The clinical situations presented in Table 1 are real-life situations, with therapeutic indications (chemotherapy, surgery, etc.). The four situations present patients who can receive chemotherapy with an ECOG performance status lower than 3. All individuals in the clinical situations maintained autonomy with the exception of clinical situation number 2 (ADL 3/6 IADL 0/4) in relation with neurocognitive disorders. The differences and similarities in the various clinical cases led to different sensitivities in the management of patients depending on the medical specialty. We can observe that the major influencing factors for geriatricians are frailty, with notable factors being the cognitive evaluation and the geriatric autonomy scores (ADL and IADL). This is unlike oncologists, who mainly consider the Karnofsky and the G8 onco-geriatric scores. This confirms how an oncologist and geriatrician team complement each other to help make good therapeutic decisions that will optimize oncological management [27,28].
This study has some weaknesses. This descriptive analysis remains low-powered, in particular because of the relatively limited number of respondents to the questionnaires, and the small number of clinical situations. It would seem relevant to obtain answers from general practitioners, and especially from surgeons, who are also important in the diagnostic and therapeutic management of cancer. Nevertheless, this descriptive analysis allows us to identify disparities in responses intra- and especially inter-specialty. Additionally, the investigation was carried out at an oncology center near a university hospital where a dedicated onco-geriatrics consultation team has existed for many years. Thereby, the extrapolability of the results may therefore be questioned. Consequently, it seems essential to pursue and initiate research projects in the field of geriatric oncology. All this will allow a better understanding of the adverse effects of cancer therapies in the field of geriatric oncology, but also to better evaluate their effectiveness in order to optimize cancer management.
Advanced age should not be a criterion of exclusion for the presentation of geriatric files in multidisciplinary consultation meetings. Despite the criterion of advanced age, the informed consent of the patient and his or her family must be taken into consideration. All the parameters of close collaboration between geriatricians and oncologists are the bulwark against the “under-treatment” and “over-treatment” of elderly cancer patients.

Author Contributions

L.L., A.-F.C.-S., N.M., W.B., F.T., T.C. and L.B. had access to the data and a role in writing the manuscript. All authors have read and agreed to the published version of the manuscript.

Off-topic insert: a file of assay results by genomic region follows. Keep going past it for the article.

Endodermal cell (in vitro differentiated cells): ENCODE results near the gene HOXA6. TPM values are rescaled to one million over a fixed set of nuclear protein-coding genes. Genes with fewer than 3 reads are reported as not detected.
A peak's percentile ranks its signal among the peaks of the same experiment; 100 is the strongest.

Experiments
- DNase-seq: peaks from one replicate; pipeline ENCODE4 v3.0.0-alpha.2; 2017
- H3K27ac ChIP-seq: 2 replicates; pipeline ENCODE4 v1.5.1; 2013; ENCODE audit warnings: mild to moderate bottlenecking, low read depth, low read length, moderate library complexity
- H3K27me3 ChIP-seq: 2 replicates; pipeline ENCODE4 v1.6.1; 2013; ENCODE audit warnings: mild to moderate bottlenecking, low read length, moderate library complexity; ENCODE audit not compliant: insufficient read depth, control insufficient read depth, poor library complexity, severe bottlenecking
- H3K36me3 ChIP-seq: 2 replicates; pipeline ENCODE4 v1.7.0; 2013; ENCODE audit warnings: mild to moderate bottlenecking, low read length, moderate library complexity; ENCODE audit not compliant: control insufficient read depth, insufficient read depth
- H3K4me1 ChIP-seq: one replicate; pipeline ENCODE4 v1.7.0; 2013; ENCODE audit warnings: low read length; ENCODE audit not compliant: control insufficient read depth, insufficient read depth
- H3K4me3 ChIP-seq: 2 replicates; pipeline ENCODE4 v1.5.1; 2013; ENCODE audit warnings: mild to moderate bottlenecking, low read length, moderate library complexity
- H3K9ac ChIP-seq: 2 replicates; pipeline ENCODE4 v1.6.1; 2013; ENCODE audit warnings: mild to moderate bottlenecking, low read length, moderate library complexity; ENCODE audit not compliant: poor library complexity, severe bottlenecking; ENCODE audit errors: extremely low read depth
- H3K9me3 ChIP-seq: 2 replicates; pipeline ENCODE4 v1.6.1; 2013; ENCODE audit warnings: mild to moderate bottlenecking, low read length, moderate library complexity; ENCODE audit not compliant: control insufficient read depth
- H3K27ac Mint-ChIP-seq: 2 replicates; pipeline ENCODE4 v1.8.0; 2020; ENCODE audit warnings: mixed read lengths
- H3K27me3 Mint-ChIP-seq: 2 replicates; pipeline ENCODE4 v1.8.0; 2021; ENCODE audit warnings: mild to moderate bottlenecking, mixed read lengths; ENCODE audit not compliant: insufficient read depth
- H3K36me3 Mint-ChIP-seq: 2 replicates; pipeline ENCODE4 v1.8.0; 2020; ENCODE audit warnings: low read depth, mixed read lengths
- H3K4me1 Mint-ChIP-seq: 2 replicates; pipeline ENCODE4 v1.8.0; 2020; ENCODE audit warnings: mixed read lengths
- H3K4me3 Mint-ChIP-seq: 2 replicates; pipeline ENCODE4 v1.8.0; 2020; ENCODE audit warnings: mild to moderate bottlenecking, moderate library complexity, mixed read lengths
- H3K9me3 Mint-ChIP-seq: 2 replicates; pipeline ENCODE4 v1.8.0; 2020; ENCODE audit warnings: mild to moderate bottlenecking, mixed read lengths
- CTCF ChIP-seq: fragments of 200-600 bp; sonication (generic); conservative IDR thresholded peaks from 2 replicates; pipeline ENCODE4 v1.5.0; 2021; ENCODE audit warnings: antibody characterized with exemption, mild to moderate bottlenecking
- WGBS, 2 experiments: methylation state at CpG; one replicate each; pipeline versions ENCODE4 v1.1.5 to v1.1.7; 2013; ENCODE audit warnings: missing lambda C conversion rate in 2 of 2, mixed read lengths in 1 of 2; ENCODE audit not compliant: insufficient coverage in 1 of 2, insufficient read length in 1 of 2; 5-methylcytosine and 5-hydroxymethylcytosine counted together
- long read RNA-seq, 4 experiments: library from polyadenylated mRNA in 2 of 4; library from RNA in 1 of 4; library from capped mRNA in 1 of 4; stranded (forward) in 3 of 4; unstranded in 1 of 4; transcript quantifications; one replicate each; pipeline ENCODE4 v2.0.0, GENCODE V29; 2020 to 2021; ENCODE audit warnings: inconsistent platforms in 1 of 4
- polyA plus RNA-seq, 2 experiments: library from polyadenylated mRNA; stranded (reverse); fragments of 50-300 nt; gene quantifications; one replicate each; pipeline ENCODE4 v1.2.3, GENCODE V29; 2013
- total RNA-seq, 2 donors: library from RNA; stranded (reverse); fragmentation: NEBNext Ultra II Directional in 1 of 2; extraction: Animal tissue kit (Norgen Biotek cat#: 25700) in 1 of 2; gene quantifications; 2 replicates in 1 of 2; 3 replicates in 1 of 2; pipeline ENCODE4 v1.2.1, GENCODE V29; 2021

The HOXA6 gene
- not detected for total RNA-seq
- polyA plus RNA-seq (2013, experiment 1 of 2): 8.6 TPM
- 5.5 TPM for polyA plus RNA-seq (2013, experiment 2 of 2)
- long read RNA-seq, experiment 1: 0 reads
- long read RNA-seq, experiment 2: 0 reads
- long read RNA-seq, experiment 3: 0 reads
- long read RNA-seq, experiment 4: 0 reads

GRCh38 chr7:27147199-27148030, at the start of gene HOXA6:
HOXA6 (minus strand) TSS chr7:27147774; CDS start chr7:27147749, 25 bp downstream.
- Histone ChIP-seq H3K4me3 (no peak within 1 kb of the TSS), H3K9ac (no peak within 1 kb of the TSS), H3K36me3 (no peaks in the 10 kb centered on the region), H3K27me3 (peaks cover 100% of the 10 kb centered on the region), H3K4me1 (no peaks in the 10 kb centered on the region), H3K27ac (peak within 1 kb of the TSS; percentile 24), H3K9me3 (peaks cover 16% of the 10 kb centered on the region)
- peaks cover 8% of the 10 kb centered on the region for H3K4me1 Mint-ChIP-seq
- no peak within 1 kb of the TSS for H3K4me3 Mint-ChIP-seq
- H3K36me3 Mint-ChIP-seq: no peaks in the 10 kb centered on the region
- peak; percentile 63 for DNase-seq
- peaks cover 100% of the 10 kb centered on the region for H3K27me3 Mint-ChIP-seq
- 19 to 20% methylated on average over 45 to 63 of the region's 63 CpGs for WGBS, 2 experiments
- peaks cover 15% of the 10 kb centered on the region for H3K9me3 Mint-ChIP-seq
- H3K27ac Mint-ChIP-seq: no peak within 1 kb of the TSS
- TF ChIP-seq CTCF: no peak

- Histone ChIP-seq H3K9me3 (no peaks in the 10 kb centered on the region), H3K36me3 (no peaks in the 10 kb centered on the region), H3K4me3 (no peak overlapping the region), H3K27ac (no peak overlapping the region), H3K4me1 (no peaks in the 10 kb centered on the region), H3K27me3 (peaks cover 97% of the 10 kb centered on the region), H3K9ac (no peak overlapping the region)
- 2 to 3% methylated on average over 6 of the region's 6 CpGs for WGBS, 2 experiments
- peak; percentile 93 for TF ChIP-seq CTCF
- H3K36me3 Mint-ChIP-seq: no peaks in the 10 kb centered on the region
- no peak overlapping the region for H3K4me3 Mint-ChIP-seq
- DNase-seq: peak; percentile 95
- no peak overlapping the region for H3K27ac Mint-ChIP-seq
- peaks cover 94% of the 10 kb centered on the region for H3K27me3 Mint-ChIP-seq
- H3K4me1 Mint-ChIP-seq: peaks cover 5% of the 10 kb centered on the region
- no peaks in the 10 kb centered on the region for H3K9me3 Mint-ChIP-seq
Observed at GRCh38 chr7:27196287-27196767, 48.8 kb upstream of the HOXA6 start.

This research received no external funding.

Institutional Review Board Statement

Not applicable.

Informed Consent Statement

Not applicable.

Data Availability Statement

All data are described in the paper.

Conflicts of Interest

The authors have no conflict of interest relevant to this article.


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Figure 1. Proportion of “yes” responses to question 1.
Figure 1. Proportion of “yes” responses to question 1.
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Figure 2. Proportion of “yes” responses to question 2.
Figure 2. Proportion of “yes” responses to question 2.
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Figure 3. Proportion of “yes” responses to question 3.
Figure 3. Proportion of “yes” responses to question 3.
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Figure 4. Analysis of question 4.
Figure 4. Analysis of question 4.
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Table 1. Summary of clinical cases.
Table 1. Summary of clinical cases.
Clinical Case 1Clinical Case 2Clinical Case 3Clinical Case 4
CancerMultifocal infiltrating ductal carcinoma of the right breast, SBR III, RO+ 100%, RP+ 80%, Her2++ with negative FISH, Ki67 at 60%Well-differentiated Lieberkuhnian adenocarcinoma of the middle rectumAdenocarcinoma of the pancreas with peritoneal carcinosisLocally advanced middle-lobe bronchial adenocarcinoma, stage 3A N2cT2b
Technical aidsCaneRollatorNoneNone
Home careNoneWireless caregiver pager
Homemaker service
NoneHomemaker service
Toxics2 glasses of alcohol per dayTobacco 30PANoneTobacco 50 PA; 3 glasses of alcohol per day
AntecedentsHysterectomy on fibroidsBilateral total hip replacement
Left breast cancer treated in 1999 (mastectomy and radiotherapy)
Right total hip replacement
Anxiety and depression syndrome
Age-related macular degeneration
Chronic glaucoma
Chronic renal failure
Restrictive respiratory disorders
Obliterating arteriopathy of the lower limbs
Anxiety and depression syndrome
Alzheimer’s disease
Rheumatoid arthritis